no time 4love by popoks (deviantart)
When I was a child my Dad told me to listen to my grandparents and do as they told. This discipline was expected for all elders, and over the years through listening to them my silence turned into respect. I took their word as truth and saw them as cardinal bearers of the past. Listening to their conversations with other elders and adults I noticed they enjoyed talking about the olden days. The War was a common topic that never escaped daily conversation. No food was wasted as war-time rationing was not a distant memory for them. Not diluting your glass of juice was considered thriftless. A bit of mould on a loaf of bread or piece of cheese was merely cut off for the rest was still edible. Not writing on every line and using both sides of a piece of paper was considered improvident. Food was regularly discussed and they loved to lament on the days when one could buy two pounds of apples for 15 pence or a dozen eggs for 40 pence. The good ol’ days. When children were seen but not heard. When TV was not full of rubbish and one could watch a proper newscast.
Some of their stories would make me chuckle while others, like the German bombing of London in WWII, would make me silent. War and politics took up a large share of everyday conversation. Mark Twain once said “it’s better to stay silent and look a fool, rather than speak and remove all doubt.” At an early age I quickly learnt this lesson. When I tried to enter the discussion I was either ignored or told I was too young to know what I was talking about. This was true. Their discussions on Yasser Arafat, the Israeli-Palestinian conflict, and the cold war made me dizzy. I was intimidated but also fascinated by their vast array of knowledge. Gunter, my step grandfather, seemed to know just about every conflict known to man since David and Goliath, could explain the revolutionary military strategies of Alexander the Great, and tell you the shoe size of Napolean and the size of Nelson Mandela’s prison cell. I absorbed their words like a sponge. Knowledge became authority. They had lived through two world wars, the Great Depression, the Suez canal crisis, apartheid and the fall of the Berlin wall. I was alive when the Berlin wall fell, but I did not understand the context that made its destruction so significant. I grew to respect these people by listening to their life stories.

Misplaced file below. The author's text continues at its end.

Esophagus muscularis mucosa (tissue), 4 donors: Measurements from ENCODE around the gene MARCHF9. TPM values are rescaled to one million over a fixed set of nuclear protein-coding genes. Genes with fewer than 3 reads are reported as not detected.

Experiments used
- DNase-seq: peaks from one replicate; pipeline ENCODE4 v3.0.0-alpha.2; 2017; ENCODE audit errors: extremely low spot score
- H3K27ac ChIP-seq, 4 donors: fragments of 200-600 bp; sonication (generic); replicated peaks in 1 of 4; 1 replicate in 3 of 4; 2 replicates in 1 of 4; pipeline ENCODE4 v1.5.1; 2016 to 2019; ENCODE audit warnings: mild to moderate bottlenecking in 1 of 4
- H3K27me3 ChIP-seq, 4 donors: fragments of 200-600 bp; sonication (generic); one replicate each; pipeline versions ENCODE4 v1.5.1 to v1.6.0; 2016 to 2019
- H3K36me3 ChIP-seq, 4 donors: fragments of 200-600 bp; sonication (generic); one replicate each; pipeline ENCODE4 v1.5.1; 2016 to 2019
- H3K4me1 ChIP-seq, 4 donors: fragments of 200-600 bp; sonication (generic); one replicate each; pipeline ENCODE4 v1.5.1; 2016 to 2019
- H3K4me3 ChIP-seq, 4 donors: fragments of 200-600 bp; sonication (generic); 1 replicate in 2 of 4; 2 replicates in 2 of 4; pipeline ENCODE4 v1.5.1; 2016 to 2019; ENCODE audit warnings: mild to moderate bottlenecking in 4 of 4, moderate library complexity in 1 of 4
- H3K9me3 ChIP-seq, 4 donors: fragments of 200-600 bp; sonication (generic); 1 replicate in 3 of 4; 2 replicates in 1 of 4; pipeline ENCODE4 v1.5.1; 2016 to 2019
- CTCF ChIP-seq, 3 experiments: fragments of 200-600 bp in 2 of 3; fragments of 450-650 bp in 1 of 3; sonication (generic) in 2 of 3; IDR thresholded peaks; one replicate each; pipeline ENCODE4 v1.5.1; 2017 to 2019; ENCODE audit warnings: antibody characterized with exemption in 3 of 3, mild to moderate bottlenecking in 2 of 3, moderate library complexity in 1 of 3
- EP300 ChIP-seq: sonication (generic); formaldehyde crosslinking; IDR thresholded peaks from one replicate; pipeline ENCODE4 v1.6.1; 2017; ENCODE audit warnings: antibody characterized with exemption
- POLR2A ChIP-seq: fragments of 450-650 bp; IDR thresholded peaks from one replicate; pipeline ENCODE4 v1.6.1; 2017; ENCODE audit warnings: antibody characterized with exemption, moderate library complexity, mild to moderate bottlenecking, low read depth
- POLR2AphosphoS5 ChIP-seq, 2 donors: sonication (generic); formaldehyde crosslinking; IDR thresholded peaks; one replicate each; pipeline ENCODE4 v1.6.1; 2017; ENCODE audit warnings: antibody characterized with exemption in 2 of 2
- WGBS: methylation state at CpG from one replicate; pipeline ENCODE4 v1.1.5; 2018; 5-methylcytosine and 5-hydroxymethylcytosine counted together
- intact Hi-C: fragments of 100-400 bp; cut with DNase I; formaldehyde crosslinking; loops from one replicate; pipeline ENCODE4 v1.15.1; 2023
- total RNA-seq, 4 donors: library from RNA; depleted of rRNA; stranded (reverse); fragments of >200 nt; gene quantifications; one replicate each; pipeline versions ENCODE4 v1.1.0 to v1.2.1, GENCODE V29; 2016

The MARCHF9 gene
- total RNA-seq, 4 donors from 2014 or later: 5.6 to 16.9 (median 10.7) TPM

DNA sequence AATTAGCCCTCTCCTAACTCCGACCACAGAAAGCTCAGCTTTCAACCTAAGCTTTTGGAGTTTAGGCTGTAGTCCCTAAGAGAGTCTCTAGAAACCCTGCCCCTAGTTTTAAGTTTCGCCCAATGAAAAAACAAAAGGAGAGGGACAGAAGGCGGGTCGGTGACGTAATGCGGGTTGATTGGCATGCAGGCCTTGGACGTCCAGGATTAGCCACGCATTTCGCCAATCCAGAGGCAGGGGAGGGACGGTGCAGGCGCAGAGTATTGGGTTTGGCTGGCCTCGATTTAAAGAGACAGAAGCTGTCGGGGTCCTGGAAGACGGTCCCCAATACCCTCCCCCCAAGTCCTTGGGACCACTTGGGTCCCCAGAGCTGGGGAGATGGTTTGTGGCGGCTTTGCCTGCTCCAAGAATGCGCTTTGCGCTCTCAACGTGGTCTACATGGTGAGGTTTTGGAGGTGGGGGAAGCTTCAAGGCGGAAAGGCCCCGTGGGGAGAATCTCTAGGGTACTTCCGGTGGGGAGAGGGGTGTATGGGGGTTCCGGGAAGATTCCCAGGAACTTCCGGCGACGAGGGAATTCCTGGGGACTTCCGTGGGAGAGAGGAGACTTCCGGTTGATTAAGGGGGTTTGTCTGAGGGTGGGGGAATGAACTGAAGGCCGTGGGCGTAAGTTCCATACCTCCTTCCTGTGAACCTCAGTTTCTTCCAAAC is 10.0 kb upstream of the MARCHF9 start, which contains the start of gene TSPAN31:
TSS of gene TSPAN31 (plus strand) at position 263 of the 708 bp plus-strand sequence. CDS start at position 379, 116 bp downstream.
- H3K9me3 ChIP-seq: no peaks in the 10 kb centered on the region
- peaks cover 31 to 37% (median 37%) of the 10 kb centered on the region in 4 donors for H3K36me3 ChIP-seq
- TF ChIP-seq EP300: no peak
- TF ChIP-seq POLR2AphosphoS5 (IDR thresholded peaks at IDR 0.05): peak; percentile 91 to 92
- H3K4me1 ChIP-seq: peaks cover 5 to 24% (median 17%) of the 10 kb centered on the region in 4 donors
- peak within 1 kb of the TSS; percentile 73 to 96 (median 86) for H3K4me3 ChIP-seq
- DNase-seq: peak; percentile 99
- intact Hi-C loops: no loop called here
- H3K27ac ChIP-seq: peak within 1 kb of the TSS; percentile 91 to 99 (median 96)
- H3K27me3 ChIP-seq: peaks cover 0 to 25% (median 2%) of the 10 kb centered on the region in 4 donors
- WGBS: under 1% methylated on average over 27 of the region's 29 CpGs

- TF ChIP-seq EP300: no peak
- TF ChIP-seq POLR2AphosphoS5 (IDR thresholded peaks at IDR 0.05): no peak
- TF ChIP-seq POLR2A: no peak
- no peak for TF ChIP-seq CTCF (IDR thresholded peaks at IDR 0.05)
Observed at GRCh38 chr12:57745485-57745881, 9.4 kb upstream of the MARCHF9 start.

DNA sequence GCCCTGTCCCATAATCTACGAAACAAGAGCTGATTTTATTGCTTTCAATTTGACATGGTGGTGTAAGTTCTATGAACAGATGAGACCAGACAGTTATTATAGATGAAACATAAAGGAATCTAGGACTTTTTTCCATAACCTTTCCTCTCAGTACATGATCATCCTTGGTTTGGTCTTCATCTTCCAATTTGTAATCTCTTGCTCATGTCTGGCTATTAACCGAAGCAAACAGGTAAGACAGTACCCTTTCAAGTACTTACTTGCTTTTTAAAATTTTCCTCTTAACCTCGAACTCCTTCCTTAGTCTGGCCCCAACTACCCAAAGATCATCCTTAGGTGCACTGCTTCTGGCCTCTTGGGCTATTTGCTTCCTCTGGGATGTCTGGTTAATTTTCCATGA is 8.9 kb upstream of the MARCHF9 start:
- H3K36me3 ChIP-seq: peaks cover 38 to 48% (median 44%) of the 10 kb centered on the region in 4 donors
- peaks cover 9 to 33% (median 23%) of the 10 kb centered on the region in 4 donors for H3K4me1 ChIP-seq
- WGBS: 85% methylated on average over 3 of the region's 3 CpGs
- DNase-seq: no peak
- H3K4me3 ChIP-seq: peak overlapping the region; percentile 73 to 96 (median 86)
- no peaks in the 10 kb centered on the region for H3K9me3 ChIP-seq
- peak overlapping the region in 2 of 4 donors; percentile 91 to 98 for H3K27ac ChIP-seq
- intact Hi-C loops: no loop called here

Today I still feel humbled in the presence of elders and enjoy talking with them. When I moved away from my grandparents I no longer had access to their stories but I continued to acquire knowledge through encyclopaedias, history books and eventually the internet. But it was their conversations which ultimately nurtured my character, humility, and high esteem for knowledge. I saw their experiences and stories as life lessons one could not find in a textbook. Considering I decided to study history at university, I’d say they had a profound effect on me. At university I found professors that filled the void of my grandparents’ absence. Passed away, they no longer walk among us, yet their stories will be passed on.
World Spins Madly On by The Weepies